Meet Jovita Morales; Leader of Minnesota Immigrant Movement. Our First Resilient Resister!


Jovita Morales remembers vividly the day she became an activist regarding Minnesota driver’s licenses. The day was when her two children were returning from a field trip organized by Waite House. Their school bus was on the 35W bridge when it collapsed August 1, 2007.

Morales’ children were injured in the accident, needed follow-up doctor appointments and required physical therapy to recover. Morales had little choice but to drive them to their appointments. This was a difficult decision as Morales didn’t have a driver’s license at the time. The state of Minnesota doesn’t issue driver’s licenses to undocumented Minnesotans. Twelve states and the District of Columbia do issue licenses to undocumented people.

Morales had experience working in her community regarding domestic violence and smoking cessation. Following the 35W bridge collapse she knew she wanted to change Minnesota state law regarding driver’s licenses.

Jovita Morales Portrait

My Inspiration?

“The way we (the immigrant community) share our issues, our efforts, our strengths, our witness, inspires me.” - Jovita Morales

Morales was a member of Latinas Creativas and they requested additional training to understand how Minnesota state and local governments work and how they could affect the laws. At the training the women asked the instructor to include information on how to take direct action.  Several of the women had children injured in the 35W bridge collapse and the group decided to change Minnesota state law regarding driver’s licenses.

Morales and the women of Mujeres en liderazgo didn’t know how to start their quest for Minnesota driver’s licenses. Morales contacted her state representative, Karen Clark, who informed the group of the process. A house bill was introduced in 2010 and 2011 but didn’t make it out of committee and Morales realized that many legislators were unaware of the importance of driver’s licenses.

In 2012 Morales and the women reached out to other Latino/a leaders to expand the coalition as well as started working with someone from the city of Minneapolis. They started lobbying the Minnesota legislature and going on hunger strikes. A law allowing undocumented Minnesotans to apply for a driver’s license passed in the Senate in 2012 and 2013, but the House of Representatives didn’t pass the bill. Granting all Minnesotans driver’s licenses would ensure that every driver passed a driving test and could purchase auto insurance.

Rather than dwell on the lack of access to driver’s licenses, Morales is encouraged that the city of Minneapolis may soon be issuing municipal IDs. In 2009 Morales and members of Mesa Latina started lobbying for municipal IDs. If passed, Minneapolis residents over the age of 14 could request an ID.  The IDs would provide a form of identification for the immigrant community, the homeless, the elderly, the youth and the transgender community. In addition, all Minneapolis residents could use the IDs as a library card, receive discounts on parking and other city services. Having an ID allows people to open a bank account, register their children for school and makes it easier to file a police report. The ID could not be used in place of a driver’s license and can’t be used to register to vote.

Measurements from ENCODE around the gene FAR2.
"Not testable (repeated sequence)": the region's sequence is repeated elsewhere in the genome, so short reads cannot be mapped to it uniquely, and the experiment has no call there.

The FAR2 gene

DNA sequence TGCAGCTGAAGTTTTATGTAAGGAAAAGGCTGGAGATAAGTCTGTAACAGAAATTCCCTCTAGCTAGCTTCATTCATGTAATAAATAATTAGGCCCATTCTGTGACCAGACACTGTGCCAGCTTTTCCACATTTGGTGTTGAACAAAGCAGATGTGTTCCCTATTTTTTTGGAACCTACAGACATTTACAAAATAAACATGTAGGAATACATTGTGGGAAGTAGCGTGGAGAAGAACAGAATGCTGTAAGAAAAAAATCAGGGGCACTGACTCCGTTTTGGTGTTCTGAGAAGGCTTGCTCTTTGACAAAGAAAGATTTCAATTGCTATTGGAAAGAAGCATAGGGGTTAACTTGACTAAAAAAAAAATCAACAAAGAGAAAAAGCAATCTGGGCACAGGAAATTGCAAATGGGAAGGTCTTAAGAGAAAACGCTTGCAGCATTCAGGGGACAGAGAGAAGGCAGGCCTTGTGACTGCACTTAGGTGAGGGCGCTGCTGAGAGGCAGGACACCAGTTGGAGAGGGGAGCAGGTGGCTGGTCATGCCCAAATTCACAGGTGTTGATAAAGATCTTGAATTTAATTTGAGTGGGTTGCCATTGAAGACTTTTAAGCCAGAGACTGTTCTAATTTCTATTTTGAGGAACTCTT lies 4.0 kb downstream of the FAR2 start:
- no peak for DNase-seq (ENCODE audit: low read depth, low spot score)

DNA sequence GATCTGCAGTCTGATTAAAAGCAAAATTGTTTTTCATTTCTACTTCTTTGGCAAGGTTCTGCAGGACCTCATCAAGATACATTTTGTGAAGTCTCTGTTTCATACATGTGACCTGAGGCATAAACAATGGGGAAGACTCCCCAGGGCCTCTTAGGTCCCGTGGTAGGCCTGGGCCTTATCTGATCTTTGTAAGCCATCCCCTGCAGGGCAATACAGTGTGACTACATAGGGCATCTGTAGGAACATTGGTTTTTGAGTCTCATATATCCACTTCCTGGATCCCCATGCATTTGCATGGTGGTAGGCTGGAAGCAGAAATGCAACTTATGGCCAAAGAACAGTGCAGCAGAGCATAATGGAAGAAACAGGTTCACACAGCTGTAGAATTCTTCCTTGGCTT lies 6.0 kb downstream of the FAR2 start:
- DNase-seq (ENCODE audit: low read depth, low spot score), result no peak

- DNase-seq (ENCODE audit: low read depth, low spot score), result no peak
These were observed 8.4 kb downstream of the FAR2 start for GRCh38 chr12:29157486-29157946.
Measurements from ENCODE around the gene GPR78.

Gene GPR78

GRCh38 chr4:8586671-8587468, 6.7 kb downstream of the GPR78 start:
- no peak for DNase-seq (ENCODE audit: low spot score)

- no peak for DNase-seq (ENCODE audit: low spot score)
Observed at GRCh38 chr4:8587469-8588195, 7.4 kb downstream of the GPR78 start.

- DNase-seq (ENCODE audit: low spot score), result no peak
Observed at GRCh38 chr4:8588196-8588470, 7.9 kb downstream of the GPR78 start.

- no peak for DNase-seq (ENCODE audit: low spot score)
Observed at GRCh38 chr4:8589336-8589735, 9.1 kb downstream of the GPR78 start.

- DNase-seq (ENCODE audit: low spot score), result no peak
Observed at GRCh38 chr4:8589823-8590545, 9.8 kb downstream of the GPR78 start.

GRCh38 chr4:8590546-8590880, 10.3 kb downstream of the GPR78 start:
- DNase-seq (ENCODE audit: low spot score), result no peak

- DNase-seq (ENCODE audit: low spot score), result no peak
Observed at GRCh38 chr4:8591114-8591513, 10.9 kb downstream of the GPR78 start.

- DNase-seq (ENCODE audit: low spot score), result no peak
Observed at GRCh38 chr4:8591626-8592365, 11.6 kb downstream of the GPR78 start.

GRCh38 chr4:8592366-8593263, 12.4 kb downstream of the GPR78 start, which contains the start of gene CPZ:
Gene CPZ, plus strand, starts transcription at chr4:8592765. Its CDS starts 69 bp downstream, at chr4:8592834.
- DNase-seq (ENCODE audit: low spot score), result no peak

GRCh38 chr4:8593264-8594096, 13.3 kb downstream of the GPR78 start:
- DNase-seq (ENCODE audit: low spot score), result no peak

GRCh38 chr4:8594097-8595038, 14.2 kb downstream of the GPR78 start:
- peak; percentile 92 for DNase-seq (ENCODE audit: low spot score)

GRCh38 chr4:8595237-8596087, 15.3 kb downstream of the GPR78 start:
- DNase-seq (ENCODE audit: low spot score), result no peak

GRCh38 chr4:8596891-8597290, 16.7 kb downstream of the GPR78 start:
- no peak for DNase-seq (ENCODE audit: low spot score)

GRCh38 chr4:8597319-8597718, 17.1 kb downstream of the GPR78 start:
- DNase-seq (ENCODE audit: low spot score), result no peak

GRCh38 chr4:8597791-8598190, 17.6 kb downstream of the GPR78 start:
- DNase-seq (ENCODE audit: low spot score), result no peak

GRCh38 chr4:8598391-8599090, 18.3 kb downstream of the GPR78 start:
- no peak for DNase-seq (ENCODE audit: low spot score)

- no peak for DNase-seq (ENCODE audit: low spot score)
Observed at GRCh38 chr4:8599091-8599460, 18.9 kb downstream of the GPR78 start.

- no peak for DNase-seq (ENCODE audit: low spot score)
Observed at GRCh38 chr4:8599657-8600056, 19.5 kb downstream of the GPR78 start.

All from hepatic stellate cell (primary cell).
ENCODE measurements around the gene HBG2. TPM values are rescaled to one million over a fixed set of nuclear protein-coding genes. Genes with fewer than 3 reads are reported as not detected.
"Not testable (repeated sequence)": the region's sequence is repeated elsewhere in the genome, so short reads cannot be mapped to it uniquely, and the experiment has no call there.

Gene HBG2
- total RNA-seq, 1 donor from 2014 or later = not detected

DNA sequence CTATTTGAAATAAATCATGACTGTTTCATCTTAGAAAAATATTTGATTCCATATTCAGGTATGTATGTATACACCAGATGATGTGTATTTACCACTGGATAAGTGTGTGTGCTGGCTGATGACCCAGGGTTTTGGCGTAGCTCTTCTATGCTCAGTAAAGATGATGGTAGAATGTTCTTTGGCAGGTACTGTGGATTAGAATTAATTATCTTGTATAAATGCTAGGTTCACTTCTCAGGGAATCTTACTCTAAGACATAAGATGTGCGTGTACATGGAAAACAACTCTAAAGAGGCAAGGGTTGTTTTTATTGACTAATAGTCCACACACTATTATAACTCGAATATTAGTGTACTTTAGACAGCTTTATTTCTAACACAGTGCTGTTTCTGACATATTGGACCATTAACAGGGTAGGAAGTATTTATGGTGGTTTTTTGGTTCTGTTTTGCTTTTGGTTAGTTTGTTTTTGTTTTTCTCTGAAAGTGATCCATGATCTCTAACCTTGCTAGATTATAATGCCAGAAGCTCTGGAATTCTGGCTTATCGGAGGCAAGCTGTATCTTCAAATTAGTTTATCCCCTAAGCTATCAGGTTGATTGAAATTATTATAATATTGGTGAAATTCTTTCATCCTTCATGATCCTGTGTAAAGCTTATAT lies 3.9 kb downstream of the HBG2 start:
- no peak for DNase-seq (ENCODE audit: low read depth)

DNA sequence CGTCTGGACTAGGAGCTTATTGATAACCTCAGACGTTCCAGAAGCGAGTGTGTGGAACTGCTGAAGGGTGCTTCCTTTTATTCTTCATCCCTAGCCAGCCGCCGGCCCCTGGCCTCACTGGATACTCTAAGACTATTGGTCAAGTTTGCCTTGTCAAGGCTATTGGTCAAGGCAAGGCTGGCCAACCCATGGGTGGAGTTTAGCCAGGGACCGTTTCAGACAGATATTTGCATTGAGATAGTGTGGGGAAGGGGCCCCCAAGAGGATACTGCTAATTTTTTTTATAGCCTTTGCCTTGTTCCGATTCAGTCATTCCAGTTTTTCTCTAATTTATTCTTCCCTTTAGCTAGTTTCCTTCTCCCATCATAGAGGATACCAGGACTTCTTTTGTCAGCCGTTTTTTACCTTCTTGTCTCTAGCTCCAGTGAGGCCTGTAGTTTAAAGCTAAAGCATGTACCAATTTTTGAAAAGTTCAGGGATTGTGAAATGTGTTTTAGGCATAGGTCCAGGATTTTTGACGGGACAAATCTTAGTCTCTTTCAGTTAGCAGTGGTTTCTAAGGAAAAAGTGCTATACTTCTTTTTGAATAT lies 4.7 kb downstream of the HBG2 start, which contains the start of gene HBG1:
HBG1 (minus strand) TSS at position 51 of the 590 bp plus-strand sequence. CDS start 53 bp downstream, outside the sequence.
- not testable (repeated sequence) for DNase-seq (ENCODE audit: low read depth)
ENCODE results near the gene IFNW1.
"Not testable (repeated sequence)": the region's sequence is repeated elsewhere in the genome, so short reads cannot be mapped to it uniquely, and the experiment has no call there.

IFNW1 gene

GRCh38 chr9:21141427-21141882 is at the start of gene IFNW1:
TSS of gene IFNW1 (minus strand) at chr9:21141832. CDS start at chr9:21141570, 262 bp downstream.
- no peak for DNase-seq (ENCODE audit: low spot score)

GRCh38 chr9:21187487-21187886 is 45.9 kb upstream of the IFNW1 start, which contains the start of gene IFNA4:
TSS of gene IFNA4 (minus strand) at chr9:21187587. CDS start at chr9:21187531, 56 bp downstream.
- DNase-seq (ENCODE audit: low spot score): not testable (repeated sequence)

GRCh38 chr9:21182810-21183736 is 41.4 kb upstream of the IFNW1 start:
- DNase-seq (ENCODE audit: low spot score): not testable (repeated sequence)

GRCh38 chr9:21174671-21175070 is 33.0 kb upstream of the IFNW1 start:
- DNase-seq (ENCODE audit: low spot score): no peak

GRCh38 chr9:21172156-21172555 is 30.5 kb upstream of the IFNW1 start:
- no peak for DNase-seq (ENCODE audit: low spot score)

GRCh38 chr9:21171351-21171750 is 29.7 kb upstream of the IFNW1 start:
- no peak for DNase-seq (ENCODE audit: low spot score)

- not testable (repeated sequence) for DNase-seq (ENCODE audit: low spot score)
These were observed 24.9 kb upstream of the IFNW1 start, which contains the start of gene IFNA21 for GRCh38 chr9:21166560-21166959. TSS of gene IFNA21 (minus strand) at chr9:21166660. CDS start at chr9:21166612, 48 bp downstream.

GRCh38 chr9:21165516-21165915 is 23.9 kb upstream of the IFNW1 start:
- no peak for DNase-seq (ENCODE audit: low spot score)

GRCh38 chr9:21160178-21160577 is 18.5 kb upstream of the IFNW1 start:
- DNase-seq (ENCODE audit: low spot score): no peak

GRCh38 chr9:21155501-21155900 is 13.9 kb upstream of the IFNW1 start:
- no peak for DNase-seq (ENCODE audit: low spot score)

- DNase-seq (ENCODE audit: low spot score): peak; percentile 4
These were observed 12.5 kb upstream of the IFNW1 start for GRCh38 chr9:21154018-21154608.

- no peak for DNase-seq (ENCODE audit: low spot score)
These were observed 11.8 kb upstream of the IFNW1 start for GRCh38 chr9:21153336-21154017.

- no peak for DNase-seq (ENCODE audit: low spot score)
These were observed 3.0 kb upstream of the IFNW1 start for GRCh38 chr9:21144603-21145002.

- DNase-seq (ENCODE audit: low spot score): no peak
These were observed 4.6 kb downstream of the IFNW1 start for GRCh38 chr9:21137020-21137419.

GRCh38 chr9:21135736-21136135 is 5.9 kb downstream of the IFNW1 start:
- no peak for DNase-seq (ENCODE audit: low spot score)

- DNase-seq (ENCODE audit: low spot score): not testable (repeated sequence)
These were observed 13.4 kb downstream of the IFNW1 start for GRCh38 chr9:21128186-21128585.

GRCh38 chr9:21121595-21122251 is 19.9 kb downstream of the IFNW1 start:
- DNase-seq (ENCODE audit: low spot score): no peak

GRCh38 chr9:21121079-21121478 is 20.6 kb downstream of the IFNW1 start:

Now Morales is one of the leaders of the Minnesota Immigrant Movement (MIM) and they are focused on keeping pressure on the Minneapolis mayor and council to provide municipal IDs.  Morales says she is inspired by her immigrant community, “The way we share our issues, our efforts, our strengths, our witness inspires me.” She is grateful that she is part of an organized community as when she feels despair, another member gives her hope and vice versa.  Children also inspire her by writing letters to legislators and by going with their parents to the capitol or city hall.

Since 2007 Morales has been bringing her children with her to meetings, to the state capitol as they went where she went. At times, her children complained as they were bored or tired. Now that her children are in their 20’s they join in her efforts. They tell her that if it wasn’t for her, they would give up. Her children get frustrated when they don’t see quick results but are proud of their mom who keeps fighting for the future.

GET INVOLVED:  to help Morales and others in this fight check out their talking points and reach out to your Minneapolis municipal leaders to let them know why the municipal ID issue is so important.

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Resilient ReSisters are Minnesota women who are making a difference in their communities; large or small, loud or quiet. She is your neighbor, your child’s favorite teacher, your co-worker, your daughter. She is you! Each month we’ll showcase a new Resilient ReSister. If you know of someone we should feature please send us an email. We'd love to hear from you!